Now, in a situation where there was only one defendant and the right to sue survives even after his death or where there were multiple defendants in a civil suit but the right to sue was only with the deceased defendant, a party to the suit may file an application U/O XXII Rule 4 of the Code of Civil Procedure within a period of 90 days to bring the legal representatives of the deceased defendant on record. Such legal representatives will be considered as defendants in the ongoing civil suit after filing of the aforementioned application. Upon careful perusal of rule 4 a point to be noted is that even the plaintiff of the suit can file an application for bringing on record the legal representative of the deceased defendant.
Right to sue Paramount
The right to sue survives as long as the cause of action persists. As per several judgements of the Hon’ble Supreme Court, a civil suit shall not be abated as long as the right to sue survives.
Non-filing of Application U/O XXII Rule 4
Where within the time limited by law no application is made U/O XXII Rule 4 sub-rule (1), the suit shall abate as against the deceased defendant as the legal proceedings cannot continue any further due to the absence of a necessary party.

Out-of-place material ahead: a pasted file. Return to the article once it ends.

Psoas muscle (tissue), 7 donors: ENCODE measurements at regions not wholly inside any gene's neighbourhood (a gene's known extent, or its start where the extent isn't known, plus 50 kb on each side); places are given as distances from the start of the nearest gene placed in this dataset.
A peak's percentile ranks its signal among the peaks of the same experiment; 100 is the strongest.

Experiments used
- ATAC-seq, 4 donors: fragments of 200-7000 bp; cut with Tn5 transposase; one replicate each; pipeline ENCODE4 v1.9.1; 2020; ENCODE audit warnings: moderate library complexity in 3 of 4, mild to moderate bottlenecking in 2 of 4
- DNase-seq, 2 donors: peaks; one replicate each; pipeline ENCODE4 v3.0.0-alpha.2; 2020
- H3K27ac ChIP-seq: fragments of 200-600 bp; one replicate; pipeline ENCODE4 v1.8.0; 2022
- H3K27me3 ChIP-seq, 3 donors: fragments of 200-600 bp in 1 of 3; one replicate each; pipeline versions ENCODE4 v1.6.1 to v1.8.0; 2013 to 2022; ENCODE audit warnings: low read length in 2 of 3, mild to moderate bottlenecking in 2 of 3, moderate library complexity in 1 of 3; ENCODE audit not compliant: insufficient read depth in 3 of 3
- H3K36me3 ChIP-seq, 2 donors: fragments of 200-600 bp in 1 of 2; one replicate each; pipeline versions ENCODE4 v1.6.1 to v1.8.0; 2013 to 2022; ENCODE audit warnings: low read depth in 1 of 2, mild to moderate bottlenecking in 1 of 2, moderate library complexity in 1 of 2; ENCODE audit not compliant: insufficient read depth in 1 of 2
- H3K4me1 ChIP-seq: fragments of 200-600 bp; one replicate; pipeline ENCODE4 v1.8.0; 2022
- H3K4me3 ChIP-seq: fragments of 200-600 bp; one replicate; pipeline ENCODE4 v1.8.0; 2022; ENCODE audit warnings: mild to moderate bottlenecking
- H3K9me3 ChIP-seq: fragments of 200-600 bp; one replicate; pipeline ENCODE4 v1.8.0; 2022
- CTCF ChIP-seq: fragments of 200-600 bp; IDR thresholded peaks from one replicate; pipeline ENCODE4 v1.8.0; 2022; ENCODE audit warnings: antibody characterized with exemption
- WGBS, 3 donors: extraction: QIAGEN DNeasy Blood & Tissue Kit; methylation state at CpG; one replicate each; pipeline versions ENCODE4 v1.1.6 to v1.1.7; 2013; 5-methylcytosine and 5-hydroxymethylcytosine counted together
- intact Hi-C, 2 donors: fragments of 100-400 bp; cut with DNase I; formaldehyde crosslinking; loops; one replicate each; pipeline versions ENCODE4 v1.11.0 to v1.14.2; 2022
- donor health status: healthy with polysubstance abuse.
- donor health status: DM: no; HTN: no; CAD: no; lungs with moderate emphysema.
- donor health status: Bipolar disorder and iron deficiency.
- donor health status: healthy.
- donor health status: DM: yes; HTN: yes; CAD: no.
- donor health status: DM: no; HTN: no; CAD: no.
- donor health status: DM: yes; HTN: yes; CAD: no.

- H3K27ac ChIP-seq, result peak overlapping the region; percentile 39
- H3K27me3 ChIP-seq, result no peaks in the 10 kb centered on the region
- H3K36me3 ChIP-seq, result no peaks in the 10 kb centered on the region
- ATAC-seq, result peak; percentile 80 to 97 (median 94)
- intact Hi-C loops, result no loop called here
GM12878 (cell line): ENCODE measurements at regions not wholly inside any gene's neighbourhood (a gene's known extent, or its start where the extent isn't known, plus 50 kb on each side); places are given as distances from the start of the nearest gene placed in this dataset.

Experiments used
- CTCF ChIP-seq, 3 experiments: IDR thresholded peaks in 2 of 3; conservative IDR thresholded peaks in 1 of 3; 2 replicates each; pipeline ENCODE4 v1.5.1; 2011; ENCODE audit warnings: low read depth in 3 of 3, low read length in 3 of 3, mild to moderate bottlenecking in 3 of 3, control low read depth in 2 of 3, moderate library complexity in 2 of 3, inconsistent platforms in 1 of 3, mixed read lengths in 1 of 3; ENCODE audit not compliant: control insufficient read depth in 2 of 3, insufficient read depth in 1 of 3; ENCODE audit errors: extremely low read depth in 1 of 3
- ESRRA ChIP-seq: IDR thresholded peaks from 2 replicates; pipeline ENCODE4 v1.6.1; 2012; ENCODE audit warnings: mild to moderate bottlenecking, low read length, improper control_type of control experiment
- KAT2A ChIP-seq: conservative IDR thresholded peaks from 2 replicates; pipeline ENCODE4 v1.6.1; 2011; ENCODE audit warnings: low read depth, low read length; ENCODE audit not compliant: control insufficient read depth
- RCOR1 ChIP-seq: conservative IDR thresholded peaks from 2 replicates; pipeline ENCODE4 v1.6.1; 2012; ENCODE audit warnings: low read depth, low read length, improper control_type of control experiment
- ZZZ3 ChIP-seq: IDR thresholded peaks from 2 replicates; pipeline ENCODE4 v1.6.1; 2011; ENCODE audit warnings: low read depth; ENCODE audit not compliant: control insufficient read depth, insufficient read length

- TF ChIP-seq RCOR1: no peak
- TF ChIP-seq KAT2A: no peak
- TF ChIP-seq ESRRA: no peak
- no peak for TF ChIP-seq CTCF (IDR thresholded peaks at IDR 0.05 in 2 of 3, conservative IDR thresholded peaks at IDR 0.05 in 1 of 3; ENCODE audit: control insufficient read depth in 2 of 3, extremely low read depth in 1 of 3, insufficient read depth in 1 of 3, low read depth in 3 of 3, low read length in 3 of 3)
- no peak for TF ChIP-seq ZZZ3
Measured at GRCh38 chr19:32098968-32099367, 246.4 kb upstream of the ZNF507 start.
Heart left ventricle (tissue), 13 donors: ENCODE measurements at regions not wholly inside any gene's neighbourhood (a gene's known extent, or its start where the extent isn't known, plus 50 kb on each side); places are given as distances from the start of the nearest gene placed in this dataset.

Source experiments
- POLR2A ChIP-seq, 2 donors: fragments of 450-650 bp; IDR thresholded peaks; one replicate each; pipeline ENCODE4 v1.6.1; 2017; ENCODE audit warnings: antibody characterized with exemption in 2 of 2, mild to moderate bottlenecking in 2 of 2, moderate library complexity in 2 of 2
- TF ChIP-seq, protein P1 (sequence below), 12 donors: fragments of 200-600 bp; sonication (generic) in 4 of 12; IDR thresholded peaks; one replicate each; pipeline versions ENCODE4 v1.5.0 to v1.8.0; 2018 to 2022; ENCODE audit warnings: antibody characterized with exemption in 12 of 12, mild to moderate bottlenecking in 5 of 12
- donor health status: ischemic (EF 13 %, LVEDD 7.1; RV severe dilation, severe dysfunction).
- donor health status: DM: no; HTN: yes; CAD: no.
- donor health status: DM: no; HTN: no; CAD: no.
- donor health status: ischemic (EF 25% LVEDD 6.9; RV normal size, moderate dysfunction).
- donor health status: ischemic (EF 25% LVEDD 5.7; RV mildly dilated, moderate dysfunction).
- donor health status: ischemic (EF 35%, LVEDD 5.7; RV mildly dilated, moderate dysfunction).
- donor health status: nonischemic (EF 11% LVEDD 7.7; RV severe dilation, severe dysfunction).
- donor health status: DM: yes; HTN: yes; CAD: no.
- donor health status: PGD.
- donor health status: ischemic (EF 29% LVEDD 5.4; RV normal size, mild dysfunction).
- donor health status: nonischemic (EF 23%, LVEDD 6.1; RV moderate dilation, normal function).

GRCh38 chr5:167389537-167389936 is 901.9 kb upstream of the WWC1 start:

Setting aside of Abetment
In case a defendant with the right to sue dies and the respective civil suit is abated by the court while the plaintiff had no knowledge of the same and thereby, failed to file an application U/O 22 Rule 4 within the prescribed limitation period i.e. 90 days as per Article 120 of the Limitation Act, 1963. The plaintiff can file an application U/S 5 of the Limitation Act, 1963 wherein the plaintiff should explain why such a lapse occurred and prove that the default was bone fide in nature. The court if satisfied may allow the plaintiff to bring the legal representatives of the deceased defendant on record at a later date.
However, if the deceased defendant had not filed a written statement or had not appeared in court after filing of the said written statement, the plaintiff would be exempted from filing an application U/O XXII Rule 4. In such a case the decree would be pronounced against the deceased defendant and the decree shall be enforced in the same way had the defendant been alive.
It is important to note that the court has the authority to determine the legal representative of the deceased party to a suit under U/O XXII Rule 5. In case such a question is presented to the appellate court, the appellate court may direct the subordinate court to conduct an inquiry in the said matter or direct the subordinate court to submit all the facts and findings it has on the record and use that to find an answer to the question.